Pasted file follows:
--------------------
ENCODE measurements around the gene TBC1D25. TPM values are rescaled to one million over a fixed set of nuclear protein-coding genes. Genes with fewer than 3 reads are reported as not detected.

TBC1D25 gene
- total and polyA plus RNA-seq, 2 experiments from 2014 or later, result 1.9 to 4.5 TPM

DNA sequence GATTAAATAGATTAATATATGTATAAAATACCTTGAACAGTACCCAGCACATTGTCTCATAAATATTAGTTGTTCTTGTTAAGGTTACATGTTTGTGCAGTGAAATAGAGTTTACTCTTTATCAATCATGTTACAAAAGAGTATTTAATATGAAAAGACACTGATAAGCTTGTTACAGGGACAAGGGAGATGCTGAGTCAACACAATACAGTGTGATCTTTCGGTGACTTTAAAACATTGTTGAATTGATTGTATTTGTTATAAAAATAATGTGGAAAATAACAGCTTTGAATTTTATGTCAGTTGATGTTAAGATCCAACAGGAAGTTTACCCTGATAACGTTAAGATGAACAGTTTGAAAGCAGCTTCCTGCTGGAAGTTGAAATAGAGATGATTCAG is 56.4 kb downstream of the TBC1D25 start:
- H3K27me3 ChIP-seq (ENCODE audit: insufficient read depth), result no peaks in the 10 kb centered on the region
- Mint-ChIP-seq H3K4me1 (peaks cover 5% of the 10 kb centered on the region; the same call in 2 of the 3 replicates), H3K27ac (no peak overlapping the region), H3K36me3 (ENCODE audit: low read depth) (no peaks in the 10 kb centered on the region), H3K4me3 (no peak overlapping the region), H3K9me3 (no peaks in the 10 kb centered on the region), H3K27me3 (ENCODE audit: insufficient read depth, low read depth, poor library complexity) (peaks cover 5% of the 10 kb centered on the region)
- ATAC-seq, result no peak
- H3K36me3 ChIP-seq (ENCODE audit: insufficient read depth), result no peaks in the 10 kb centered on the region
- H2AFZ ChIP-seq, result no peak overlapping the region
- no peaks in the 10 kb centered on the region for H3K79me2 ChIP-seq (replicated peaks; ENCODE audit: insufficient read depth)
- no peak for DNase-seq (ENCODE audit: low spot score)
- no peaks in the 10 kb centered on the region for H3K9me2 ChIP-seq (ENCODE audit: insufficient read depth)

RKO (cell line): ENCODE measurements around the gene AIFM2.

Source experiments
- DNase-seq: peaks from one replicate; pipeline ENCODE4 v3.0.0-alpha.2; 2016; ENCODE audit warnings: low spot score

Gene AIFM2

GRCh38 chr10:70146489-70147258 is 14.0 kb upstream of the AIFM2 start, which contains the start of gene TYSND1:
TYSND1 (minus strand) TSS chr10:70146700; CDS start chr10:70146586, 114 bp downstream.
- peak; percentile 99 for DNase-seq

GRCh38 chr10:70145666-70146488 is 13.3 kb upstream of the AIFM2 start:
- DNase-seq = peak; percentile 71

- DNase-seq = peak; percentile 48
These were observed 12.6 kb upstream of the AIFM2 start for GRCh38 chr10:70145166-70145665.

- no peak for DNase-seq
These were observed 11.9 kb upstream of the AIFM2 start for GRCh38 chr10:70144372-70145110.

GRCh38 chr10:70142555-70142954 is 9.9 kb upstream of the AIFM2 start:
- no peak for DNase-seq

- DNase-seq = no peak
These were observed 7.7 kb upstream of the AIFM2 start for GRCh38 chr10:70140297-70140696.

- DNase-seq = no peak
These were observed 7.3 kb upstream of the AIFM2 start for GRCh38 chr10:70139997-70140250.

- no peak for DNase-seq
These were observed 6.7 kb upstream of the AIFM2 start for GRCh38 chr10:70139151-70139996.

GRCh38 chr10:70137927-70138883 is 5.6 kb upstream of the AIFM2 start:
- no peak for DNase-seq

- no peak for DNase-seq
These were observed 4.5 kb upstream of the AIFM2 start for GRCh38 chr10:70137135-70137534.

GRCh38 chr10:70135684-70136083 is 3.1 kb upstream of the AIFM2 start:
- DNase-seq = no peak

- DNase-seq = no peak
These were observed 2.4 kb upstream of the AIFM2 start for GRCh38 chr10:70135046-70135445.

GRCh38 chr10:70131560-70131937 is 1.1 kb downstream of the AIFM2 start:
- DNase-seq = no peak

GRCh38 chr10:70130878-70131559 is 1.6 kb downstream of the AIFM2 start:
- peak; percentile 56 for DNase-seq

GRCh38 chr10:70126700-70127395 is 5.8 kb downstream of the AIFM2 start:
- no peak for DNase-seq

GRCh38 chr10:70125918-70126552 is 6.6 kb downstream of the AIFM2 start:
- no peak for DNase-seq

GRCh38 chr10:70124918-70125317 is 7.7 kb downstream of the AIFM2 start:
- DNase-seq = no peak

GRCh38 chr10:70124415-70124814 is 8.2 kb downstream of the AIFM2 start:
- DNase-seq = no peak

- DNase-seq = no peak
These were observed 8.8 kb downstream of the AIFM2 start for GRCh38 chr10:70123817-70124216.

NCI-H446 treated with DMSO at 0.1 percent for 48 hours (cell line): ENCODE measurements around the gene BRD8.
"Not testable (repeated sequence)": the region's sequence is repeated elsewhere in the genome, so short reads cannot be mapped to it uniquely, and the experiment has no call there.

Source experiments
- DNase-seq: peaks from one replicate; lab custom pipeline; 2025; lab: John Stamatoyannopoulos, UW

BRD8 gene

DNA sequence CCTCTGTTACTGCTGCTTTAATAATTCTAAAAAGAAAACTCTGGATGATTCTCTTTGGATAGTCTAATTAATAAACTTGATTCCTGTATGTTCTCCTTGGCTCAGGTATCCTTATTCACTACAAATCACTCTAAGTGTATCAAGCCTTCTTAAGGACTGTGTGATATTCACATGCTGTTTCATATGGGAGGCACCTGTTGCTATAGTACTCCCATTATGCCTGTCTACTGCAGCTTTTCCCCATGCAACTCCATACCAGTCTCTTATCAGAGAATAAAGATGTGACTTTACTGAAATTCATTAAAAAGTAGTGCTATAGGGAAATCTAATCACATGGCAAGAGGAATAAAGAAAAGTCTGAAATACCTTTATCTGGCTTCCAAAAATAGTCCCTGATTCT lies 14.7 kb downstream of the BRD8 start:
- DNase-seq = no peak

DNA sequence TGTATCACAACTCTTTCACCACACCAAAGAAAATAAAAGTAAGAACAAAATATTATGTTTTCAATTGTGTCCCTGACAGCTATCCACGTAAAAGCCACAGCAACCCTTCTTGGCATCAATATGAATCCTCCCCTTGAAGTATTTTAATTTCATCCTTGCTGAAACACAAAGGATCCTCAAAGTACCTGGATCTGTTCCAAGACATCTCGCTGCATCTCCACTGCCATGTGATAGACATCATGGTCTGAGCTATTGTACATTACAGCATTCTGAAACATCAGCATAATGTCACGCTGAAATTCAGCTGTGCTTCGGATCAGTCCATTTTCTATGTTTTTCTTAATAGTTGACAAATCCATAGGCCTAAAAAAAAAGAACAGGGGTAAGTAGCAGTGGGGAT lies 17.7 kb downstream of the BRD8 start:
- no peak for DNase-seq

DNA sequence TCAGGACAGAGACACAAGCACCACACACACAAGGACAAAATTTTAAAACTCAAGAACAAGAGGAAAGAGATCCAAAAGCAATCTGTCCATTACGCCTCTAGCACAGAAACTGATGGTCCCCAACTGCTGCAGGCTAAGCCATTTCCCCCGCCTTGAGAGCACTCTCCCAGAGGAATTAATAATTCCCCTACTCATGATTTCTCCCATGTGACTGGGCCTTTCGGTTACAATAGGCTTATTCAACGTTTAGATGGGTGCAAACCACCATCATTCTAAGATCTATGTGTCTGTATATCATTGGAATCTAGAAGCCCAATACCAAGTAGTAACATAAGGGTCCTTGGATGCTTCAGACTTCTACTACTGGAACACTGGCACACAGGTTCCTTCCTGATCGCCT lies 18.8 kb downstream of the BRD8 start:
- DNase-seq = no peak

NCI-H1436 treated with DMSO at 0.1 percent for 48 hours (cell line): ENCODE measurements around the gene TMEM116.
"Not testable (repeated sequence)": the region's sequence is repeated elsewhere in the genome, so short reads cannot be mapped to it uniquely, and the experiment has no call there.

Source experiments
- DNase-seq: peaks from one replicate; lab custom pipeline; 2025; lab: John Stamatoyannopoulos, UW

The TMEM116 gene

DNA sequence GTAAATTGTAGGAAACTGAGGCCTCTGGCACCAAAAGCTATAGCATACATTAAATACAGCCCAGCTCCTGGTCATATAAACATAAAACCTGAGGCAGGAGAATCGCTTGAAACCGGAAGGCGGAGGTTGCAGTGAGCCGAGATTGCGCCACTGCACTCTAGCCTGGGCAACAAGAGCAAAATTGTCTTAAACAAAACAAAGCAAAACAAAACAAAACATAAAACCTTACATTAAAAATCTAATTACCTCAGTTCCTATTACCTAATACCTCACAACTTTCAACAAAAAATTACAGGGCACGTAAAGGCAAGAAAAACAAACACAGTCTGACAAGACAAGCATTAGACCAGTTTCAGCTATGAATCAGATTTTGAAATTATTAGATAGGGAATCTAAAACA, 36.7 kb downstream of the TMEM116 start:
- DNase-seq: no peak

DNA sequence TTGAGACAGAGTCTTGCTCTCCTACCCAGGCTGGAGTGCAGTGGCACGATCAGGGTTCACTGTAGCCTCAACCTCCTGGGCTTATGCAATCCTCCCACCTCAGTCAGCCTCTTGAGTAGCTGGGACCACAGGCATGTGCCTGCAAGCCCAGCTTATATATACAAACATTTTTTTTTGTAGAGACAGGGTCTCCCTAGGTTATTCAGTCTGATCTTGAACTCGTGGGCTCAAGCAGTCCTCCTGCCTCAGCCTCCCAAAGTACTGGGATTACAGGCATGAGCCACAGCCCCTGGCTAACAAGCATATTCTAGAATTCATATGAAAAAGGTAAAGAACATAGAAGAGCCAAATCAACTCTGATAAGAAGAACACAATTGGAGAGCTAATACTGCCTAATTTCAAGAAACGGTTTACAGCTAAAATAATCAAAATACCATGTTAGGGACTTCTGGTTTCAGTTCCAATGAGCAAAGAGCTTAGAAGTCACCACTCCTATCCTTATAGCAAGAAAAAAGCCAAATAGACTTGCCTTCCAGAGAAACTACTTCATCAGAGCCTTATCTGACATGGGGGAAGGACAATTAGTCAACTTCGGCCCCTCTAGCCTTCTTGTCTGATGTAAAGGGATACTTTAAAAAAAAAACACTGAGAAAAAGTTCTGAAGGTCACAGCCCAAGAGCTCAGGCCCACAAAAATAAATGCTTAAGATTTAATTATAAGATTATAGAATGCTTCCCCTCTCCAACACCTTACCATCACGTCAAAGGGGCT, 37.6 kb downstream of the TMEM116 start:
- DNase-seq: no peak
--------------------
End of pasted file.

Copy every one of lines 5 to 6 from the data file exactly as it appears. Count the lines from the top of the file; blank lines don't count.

- H3K27me3 ChIP-seq (ENCODE audit: insufficient read depth), result no peaks in the 10 kb centered on the region
- Mint-ChIP-seq H3K4me1 (peaks cover 5% of the 10 kb centered on the region; the same call in 2 of the 3 replicates), H3K27ac (no peak overlapping the region), H3K36me3 (ENCODE audit: low read depth) (no peaks in the 10 kb centered on the region), H3K4me3 (no peak overlapping the region), H3K9me3 (no peaks in the 10 kb centered on the region), H3K27me3 (ENCODE audit: insufficient read depth, low read depth, poor library complexity) (peaks cover 5% of the 10 kb centered on the region)